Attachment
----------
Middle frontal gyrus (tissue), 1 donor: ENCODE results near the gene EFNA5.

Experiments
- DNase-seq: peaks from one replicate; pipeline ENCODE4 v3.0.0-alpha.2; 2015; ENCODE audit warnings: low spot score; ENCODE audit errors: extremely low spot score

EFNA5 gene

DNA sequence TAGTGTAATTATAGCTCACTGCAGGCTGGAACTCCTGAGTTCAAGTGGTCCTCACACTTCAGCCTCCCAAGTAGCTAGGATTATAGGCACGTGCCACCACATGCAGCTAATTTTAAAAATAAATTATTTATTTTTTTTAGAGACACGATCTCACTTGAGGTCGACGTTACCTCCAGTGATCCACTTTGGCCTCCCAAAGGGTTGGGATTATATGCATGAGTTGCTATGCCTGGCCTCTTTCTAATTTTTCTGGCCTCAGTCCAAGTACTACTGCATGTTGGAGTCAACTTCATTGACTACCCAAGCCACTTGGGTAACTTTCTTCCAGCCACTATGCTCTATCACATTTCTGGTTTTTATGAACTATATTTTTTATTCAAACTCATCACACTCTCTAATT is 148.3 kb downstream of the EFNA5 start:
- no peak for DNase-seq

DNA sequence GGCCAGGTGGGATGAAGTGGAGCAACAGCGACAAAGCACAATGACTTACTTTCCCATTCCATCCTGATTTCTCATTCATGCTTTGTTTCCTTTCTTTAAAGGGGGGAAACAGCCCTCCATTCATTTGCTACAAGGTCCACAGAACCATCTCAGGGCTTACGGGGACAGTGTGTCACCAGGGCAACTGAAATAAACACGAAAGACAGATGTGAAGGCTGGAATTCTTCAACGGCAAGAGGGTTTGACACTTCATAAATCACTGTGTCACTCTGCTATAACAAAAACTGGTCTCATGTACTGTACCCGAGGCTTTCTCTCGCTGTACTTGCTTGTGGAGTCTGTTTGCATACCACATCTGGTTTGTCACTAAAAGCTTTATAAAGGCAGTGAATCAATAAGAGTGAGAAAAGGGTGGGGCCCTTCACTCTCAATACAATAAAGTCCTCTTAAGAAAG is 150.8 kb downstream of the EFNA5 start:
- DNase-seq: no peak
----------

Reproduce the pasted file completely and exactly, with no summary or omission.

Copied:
Middle frontal gyrus (tissue), 1 donor: ENCODE results near the gene EFNA5.

Experiments
- DNase-seq: peaks from one replicate; pipeline ENCODE4 v3.0.0-alpha.2; 2015; ENCODE audit warnings: low spot score; ENCODE audit errors: extremely low spot score

EFNA5 gene

DNA sequence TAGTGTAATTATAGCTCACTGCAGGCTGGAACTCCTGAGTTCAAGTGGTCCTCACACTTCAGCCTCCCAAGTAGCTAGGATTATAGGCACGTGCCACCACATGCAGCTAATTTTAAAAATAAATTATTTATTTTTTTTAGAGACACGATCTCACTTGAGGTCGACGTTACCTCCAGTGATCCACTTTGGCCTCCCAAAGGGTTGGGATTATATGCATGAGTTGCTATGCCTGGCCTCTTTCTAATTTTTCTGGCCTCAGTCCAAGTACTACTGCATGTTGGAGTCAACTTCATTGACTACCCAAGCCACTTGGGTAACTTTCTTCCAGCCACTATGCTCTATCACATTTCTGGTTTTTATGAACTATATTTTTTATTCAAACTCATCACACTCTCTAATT is 148.3 kb downstream of the EFNA5 start:
- no peak for DNase-seq

DNA sequence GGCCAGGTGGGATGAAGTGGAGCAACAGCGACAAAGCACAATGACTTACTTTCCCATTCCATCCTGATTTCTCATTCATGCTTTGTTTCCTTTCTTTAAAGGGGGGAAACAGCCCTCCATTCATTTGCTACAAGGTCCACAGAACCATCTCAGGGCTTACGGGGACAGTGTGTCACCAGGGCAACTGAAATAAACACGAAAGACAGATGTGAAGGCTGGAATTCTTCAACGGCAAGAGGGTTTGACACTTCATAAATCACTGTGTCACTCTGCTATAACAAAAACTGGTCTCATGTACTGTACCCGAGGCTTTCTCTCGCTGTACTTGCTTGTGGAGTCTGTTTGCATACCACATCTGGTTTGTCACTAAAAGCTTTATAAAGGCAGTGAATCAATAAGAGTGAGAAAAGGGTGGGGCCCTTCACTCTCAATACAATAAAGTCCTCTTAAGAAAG is 150.8 kb downstream of the EFNA5 start:
- DNase-seq: no peak